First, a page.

being-classically-liberal

Being Classically Liberal

Is capitalism superior to socialism? The evidence says yes. According to research from the World Bank…

“Privatization is one of the major economic phenomena in recent economic history. This paper summarizes empirical research on the effect of privatization on the performance of privatized firms and on the society. The extant evidence from privatizations in many developed and developing shows that privatization usually results in an increased productivity and positive effects on the society. The effect of privatization depends however on economic institutions in place, in particular on rule-of-law, competition, hard budget constraints, quality of governance and regulation…

This research provides solid evidence that privatization “generally” works, both for the firms that are privatized and for privatizing economies as a whole. While privatization usually results both in increased productivity and reduced employment in privatized firms, fears of negative overall effects at the economy level are not justified. An important caveat here is that the benefits of privatizations depend on market institutions being in place. The countries that manage to ensure property rights protection and the rule-of law, impose hard budget constraints, increase competition, and improve corporate governance reap the largest benefits. If appropriate institutions are not in place, privatization often fails to improve performance at the firm level and for the economy as a whole.”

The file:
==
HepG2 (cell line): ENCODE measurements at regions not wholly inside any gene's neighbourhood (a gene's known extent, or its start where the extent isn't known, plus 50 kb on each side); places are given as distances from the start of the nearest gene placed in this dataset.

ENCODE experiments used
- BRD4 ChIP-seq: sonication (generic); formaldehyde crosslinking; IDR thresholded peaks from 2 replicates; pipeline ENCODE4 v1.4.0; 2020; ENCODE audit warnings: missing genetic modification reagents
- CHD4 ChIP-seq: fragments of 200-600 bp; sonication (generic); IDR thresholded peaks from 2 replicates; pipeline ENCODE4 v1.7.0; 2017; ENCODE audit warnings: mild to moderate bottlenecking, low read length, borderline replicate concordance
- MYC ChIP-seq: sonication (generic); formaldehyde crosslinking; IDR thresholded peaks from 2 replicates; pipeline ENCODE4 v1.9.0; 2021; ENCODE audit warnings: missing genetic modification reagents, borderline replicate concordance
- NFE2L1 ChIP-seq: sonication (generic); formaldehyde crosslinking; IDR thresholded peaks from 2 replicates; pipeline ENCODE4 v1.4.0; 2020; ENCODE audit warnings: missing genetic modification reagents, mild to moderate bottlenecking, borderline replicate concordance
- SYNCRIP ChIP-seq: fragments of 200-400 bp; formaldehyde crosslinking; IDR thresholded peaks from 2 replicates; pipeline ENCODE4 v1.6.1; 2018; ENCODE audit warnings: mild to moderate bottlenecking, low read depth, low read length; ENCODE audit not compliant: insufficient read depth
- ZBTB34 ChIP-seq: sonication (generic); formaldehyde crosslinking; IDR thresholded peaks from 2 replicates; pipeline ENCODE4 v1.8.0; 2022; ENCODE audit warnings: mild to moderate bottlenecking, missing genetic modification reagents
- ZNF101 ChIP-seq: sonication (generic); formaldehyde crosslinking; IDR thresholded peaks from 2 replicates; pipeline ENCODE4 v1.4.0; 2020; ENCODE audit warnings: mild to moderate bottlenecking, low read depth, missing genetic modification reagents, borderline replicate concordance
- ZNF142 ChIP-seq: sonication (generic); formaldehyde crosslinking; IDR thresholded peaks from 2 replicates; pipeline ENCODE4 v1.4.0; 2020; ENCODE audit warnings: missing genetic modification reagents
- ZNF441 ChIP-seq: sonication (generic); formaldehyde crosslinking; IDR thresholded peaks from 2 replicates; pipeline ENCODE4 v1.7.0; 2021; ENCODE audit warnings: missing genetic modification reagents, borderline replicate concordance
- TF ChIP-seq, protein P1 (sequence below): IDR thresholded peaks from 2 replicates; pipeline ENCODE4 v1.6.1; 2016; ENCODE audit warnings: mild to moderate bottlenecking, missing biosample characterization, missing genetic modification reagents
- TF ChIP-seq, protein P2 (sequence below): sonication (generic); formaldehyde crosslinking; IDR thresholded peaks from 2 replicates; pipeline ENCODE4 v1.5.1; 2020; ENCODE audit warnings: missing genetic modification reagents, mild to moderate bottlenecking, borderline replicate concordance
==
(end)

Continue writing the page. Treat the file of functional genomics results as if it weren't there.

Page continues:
Privatization: What Have We Learned?
http://siteresources.worldbank.org/INTDECABC2006/Resources/gurievmeggison.PDF
Impuestos vs crecimiento económico y empleo

Esta es una recopilación de varios estudios enlazados en esta entrada de Being Classically Liberal. Tomé las partes más relevantes de los abstracts o de los documentos en general sobre el tema.

“The most recent studies find a significant negative correlation: An increase in government size by 10 percentage points is associated with a 0.5 to 1 percent lower annual growth rate (…) we discuss two…

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